18. Bluecoat Chambers Opened 1718 Grade I Bluecoat Chambers was originally built as a charity school in 1717 in the Queen Anne style.The main entrance is round headed with a broken pediment above containing a cartouche of the arms of Liverpool. To the rear a landscaped garden provides a quiet environment, totally enclosed from the city. The building is closed for refurbishment for 2006 and will reopen in 2007. The Bluecoat Display Centre is still open to the public.

19. The Bridewell 1861 Grade II Located in the Duke Street area, the Bridewell, or Police Station, dates from c.1850. It is of brick with stone dressings and a slate roof. The building is of two storeys and three bays, with the centre bay projecting to form the base of a short tower. The Bridewell is now a public house and restaurant.

14. Oriel Chambers 1864 Grade I Designed by Peter Ellis, the use of oriel windows was driven by a desire to provide good daylight. The oriels themselves are framed in the thinnest sections of iron. In its day, the building aroused much opposition. It is only recently that its futuristic qualities have become appreciated.

5. Memorial to Heroes of the Engine Room (Titanic Memorial) Circa 1916 Grade II The memorial was originally intended to be for the engineers who stayed at their posts on 15th April 1912 when the Titanic sank. Its dedication was broadened to include all maritime engine room fatalities incurred during the performance of duty. The figures are naturalistic, the detail of their work-clothes being carefully studied.

6. Albert Dock Warehouses Opened 1846/7 Grade I Opened 1846-47 Albert Dock Warehouses form the largest group of Grade1 Listed Buildings in England. Jesse Hartley used well-established techniques adapted from textile mill methods. He introduced new solutions, such as the amazing stressed-skin iron roof. Raising of goods from the quaysides was performed with the first hydraulic cargo-handling installation in the world.

13. Martins Building 1927-32 Grade II* Originally Martin’s Bank, designed by Rowse it is monumental and American influenced. The stylish top lit banking hall, with its Parisian jazz moderne fittings, survives well, as does the boardroom. Sculpture and carvings by Herbert Tyson Smith with Edmund Thompson and George Capstick celebrate maritime themes and commerce.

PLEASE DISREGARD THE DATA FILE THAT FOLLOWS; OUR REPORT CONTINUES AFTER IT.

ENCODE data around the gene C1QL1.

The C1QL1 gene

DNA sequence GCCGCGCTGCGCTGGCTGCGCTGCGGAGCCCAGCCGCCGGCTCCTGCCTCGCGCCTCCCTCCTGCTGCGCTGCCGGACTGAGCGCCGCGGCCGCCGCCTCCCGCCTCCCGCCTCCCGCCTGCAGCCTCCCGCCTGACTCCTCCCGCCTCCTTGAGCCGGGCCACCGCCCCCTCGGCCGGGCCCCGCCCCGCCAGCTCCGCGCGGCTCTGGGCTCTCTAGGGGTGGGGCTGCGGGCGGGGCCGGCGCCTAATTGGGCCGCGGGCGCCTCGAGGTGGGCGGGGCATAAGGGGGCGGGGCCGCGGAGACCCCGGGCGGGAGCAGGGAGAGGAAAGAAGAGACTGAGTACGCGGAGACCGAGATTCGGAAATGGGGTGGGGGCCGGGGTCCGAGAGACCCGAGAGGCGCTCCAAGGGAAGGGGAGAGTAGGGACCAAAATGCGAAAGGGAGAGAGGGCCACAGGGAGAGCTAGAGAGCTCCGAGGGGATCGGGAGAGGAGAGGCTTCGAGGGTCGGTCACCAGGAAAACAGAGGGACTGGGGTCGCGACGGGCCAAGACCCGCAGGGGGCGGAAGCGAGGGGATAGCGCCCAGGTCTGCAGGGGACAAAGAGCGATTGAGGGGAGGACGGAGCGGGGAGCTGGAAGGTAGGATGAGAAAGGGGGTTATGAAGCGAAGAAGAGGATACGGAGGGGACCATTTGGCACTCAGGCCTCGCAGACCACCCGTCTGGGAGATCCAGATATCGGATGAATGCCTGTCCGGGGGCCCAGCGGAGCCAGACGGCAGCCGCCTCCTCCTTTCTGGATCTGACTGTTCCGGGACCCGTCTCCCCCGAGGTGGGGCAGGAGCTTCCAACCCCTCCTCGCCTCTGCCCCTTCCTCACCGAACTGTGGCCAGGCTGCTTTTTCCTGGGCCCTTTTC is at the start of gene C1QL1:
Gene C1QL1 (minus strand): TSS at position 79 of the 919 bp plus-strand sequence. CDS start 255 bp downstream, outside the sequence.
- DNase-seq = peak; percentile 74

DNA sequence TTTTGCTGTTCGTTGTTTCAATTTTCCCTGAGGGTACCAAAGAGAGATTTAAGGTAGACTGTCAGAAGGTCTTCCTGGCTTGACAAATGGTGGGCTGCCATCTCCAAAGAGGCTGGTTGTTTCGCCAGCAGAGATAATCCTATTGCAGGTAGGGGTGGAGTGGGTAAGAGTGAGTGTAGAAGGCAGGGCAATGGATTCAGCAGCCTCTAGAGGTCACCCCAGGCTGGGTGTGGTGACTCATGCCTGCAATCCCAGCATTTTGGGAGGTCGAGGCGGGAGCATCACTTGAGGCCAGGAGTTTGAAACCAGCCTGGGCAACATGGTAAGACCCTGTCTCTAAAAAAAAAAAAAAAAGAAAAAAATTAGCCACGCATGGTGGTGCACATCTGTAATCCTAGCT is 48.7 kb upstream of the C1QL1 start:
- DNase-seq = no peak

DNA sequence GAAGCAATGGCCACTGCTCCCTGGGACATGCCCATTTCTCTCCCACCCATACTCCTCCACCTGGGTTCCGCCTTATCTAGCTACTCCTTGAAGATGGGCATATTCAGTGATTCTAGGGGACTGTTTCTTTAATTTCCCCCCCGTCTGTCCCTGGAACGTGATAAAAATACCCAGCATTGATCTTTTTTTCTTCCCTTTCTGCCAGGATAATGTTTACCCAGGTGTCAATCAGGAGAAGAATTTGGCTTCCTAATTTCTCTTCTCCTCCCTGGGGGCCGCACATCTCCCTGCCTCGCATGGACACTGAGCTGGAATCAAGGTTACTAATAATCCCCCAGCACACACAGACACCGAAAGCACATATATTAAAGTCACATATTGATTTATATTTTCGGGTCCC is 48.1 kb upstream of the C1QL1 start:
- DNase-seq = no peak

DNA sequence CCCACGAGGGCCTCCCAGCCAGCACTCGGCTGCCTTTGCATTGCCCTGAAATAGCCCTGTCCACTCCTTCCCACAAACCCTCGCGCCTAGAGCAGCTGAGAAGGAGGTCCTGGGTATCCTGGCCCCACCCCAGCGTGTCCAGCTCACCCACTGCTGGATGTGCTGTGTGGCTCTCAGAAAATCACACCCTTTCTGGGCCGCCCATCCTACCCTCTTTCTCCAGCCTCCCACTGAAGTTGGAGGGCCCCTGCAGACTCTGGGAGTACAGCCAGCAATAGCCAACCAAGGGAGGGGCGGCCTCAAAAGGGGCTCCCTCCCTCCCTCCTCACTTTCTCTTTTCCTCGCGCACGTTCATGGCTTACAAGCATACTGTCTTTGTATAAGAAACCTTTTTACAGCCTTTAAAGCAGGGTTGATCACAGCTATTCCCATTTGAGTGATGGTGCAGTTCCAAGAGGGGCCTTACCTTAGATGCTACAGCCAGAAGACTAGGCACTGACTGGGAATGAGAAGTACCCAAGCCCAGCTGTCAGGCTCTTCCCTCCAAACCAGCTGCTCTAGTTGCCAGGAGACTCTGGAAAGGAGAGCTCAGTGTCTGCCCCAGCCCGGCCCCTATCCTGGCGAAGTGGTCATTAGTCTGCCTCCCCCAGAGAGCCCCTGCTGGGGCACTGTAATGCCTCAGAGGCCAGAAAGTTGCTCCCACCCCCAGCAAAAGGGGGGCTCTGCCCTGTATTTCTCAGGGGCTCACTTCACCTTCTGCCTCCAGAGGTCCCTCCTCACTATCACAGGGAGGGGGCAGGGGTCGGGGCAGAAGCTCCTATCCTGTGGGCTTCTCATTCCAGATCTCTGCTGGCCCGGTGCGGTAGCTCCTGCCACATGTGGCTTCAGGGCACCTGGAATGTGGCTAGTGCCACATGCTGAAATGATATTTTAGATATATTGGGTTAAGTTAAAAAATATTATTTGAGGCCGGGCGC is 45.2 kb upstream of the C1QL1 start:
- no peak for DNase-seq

20. The Royal Institution 1799 Grade II The complex of buildings originally built for Thomas Parr is one of the earliest remaining residence/warehouse hybrids that were so characteristic of Duke Street following the construction of the Old Dock in 1715. It became the Royal Institution when it fell out of residential use in 1817, and it was incorporated by Royal Charter in 1822.


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For further information visit www.liverpoolworldheritage.com or telephone 0151 233 3000

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Some of the most important buildings within the Walk in Centre site are highlighted on the plan and illustrated overleaf.

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Liverpool’s outstanding universal value as a World Heritage Site stems from its historic role as an eminent international seaport from the early 18th century to the early 20th century and the surviving urban landscape that testifies to that role. The Site is of international significance because of: u Liverpool’s MerseyrailRole in World History u Liverpool’s Tradition of Innovative Development National Rail u The extent, quality and authenticity of Liverpool’s Urban Landscape Parking u The excellence and diversity of Liverpool’s historical and cultural collections

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Liverpool’s World Heritage Site is shown on this plan. It includes: u The buildings along the city’s waterfront and dockland estate from Wapping Dock, through the Albert Dock and the Pier Head to Stanley Dock and Nelson Dock. u The stunning architecture of its many commercial buildings in Castle Street, Dale Street and Old Hall Street, which demonstrate the links between the maritime and mercantile cultures of the city. u The neo-classical cultural quarter around William Brown Street, centred on St. George’s Hall, where commerce and culture meet in a demonstration of civic pride. u Part of the Rope Walks around Duke Street, where many merchant’s houses and warehouses survive.

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Liverpool – Maritime Mercantile City was nominated by the UK government as "The supreme example of a commercial port at the time of Britain’s greatest global influence" and was inscribed as a World Heritage Site by UNESCO’s World Heritage Committee in July 2004. The status is a great honour as it acknowledges that Liverpool’s architectural and technological heritage is of international significance and should rank alongside Stonehenge, the Taj Mahal and the Pyramids of Egypt.

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UNESCO seeks to encourage the identification, protection and preservation of the cultural and natural heritage around the world that is considered to be of outstanding universal value to humanity. Sites that meet the strict criteria of eligibility established by UNESCO are inscribed onto the World Heritage List.

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Liverpool